I realize that it might seem strange to put “impulse purchase” and “good” in the same sentence, but this statement is true.
Just today, an impulse purchase I made about 2 years ago paid off.
Back in my eBay Seller days, I would purchase just about anything on clearance — especially if I knew the market for that item and thought it would sell.
One day, my local Eckerd’s drug store had a clearance on fashion earrings. They were selling for just $1 a pair. (They originally sold for $10 apiece.) In a crazed impulse, I purchased all of the earrings in the store.
This was around the time when a lot of sellers left eBay due to yet another price change. So, when I quit selling on eBay, I had a basket full of earrings, some purses, and a few other clothing accessories left over. Unfortunately, in yet another case of forgotten clutter, I forgot about those items.
After a recent basement cleaning however, these items were re-discovered and organized. Today, my kids had to go to a last-minute birthday party, and frankly, I did not want to purchase a gift. I normally give my kids a $20 allowance for birthday parties, but with little notice and a tight budget, I wasn’t feeling too giving.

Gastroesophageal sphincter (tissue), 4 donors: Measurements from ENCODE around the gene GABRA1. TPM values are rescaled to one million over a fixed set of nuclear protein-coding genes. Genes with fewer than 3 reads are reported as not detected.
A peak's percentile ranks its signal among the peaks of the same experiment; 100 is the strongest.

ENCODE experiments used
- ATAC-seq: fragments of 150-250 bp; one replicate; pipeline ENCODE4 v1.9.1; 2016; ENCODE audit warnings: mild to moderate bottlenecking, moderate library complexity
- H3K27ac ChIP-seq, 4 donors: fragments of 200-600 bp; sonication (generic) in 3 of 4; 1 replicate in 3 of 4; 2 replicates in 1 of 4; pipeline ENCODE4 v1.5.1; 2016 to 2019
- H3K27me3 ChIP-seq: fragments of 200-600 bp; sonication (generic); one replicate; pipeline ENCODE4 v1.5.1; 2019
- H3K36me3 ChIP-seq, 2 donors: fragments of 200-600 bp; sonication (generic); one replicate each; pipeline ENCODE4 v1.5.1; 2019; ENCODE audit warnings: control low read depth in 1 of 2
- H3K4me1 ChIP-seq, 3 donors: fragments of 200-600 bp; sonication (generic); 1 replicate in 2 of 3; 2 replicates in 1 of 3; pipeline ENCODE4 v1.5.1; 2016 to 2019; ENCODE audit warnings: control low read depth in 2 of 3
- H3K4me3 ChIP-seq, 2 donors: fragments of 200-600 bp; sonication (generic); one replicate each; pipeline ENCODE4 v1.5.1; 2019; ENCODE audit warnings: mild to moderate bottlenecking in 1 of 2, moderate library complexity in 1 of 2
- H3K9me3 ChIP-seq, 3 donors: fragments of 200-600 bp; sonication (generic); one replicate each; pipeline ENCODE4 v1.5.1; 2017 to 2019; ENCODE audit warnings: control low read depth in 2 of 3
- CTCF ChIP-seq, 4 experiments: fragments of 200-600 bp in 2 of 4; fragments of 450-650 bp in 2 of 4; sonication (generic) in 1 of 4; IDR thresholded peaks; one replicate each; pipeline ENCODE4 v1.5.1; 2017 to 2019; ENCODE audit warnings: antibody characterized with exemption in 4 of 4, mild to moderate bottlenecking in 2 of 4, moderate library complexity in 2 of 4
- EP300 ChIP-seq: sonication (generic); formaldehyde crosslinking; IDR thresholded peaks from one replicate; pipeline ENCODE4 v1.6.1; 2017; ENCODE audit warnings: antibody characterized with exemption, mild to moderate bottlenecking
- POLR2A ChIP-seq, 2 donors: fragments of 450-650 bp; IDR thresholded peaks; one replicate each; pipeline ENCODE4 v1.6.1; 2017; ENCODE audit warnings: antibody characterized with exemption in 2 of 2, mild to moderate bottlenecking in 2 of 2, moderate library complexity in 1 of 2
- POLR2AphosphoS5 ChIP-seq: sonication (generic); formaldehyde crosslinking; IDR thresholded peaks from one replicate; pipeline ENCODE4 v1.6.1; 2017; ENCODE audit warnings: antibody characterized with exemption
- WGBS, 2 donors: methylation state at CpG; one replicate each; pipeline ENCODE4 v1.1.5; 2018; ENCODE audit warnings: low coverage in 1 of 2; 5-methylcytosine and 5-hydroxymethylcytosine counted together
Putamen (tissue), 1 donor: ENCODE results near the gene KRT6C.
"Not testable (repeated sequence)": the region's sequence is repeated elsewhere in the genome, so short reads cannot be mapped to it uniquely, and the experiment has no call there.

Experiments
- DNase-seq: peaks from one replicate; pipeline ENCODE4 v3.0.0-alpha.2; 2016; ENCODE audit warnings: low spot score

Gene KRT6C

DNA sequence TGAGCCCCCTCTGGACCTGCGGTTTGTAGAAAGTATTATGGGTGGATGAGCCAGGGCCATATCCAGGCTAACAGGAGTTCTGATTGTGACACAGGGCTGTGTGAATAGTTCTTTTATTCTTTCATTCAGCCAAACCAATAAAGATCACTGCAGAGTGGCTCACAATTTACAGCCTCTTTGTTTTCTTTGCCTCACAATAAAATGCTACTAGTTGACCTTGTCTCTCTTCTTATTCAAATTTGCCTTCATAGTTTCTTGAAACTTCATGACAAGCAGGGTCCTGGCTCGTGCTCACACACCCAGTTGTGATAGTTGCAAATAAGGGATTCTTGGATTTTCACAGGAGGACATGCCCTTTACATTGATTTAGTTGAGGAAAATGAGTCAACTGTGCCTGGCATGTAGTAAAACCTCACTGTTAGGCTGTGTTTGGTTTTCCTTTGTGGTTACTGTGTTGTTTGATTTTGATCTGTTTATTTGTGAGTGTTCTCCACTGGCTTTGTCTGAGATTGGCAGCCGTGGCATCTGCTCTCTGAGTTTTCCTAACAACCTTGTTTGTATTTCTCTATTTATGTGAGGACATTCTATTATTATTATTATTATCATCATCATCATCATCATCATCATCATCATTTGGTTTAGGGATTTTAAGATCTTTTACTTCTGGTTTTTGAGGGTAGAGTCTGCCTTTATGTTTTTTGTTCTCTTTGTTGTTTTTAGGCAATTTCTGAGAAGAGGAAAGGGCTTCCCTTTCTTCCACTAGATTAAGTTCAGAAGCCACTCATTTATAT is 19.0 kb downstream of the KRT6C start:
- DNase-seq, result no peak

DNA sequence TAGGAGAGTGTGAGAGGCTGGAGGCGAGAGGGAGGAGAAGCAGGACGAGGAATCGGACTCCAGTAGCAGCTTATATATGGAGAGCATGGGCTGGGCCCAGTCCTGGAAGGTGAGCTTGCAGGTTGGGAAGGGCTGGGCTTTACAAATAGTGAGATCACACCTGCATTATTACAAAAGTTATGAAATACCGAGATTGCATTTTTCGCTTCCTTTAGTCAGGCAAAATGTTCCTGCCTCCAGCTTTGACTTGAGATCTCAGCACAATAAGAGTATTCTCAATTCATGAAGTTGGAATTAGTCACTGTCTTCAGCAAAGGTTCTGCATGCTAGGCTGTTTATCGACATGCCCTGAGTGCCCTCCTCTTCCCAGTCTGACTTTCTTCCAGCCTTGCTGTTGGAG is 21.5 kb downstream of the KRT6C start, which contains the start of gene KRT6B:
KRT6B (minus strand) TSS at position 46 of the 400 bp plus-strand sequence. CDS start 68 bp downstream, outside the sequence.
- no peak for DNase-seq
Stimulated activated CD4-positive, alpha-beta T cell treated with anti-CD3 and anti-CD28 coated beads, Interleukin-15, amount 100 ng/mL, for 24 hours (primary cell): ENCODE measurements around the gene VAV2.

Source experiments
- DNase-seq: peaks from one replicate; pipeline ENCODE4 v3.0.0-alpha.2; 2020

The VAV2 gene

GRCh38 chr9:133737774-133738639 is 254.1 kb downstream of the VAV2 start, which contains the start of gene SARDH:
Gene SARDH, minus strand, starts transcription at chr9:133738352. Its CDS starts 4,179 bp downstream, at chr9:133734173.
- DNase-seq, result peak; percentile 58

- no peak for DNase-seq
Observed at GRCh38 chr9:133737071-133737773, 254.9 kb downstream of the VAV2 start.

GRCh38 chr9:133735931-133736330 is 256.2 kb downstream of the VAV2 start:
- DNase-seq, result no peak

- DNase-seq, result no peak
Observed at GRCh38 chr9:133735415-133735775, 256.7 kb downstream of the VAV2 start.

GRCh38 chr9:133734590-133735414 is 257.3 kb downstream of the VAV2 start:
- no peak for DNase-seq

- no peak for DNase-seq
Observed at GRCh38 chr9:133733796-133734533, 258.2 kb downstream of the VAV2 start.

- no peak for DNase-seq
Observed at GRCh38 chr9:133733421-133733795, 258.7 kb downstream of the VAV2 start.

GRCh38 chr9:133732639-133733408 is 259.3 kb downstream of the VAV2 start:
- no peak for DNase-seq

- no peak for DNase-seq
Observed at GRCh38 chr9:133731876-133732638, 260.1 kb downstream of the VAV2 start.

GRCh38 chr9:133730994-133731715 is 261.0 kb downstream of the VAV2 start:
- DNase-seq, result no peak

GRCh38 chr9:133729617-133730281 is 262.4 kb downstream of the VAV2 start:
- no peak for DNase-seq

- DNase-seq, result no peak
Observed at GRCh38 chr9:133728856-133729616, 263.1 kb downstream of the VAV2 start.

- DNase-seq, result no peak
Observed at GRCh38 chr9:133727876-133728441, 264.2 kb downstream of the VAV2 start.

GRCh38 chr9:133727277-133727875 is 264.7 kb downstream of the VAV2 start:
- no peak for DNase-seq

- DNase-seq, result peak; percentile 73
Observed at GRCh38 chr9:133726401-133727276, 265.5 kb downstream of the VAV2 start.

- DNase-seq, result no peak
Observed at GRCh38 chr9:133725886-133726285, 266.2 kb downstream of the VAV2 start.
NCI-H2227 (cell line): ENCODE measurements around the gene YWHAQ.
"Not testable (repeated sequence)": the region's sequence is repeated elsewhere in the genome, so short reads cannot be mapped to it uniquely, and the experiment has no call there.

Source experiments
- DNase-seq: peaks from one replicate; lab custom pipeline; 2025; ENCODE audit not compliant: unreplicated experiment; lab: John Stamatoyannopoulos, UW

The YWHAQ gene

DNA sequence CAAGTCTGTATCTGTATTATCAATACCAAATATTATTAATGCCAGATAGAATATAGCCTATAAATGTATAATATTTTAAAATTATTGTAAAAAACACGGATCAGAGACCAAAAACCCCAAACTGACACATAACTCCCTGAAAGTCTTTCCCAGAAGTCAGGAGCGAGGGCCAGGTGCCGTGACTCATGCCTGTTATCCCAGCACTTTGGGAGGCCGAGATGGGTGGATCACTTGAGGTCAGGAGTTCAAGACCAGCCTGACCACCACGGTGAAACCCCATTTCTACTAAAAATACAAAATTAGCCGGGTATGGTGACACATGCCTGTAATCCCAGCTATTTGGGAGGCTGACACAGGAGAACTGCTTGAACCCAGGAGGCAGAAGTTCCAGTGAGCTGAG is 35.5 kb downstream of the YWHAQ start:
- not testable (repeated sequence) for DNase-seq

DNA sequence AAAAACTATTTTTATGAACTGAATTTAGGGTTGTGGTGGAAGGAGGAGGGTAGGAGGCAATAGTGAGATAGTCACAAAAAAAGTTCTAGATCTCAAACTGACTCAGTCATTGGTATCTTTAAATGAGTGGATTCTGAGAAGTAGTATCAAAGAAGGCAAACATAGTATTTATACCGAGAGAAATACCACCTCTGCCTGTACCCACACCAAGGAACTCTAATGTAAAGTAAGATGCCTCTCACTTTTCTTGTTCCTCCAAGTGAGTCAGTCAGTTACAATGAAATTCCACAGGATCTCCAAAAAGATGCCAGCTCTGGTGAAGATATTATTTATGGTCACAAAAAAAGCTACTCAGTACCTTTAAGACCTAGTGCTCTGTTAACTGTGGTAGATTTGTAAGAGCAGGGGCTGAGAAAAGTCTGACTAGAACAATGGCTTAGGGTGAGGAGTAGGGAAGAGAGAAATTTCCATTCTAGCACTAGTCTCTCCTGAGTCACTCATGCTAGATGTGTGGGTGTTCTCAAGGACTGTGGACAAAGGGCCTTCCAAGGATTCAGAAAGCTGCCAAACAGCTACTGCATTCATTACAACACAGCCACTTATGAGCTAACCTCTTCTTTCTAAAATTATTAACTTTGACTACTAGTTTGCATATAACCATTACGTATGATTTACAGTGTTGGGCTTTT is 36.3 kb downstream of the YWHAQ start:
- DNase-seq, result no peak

Suddenly I remembered the stash in the basement! I sent my daughter downstairs to shop. She came up with an attractive purse, and 2 pairs of earrings in an attractive Asian gift box. Looking at the cost of what I originally paid for these items ($4), I saved a total of $16 and still provided a very nice gift.
My advice: If you are an impulse buyer, try to gear your bad habit toward good purchases. Good purchases would be anything you would buy on a regular basis that is on clearance like toiletries, school stationary, and underclothes. Trinkets and gift type items are also good if they are on sale and you can keep them organized in a gift trunk or closet to give out for Christmas and Birthdays.
I have been a certified tightwad since I became pregnant with my first child and decided to find a way to stay home with him. I enjoy sharing my experiences in my journey back to financial health and planning for a future — which will include sending 2 kids to college and early retirement.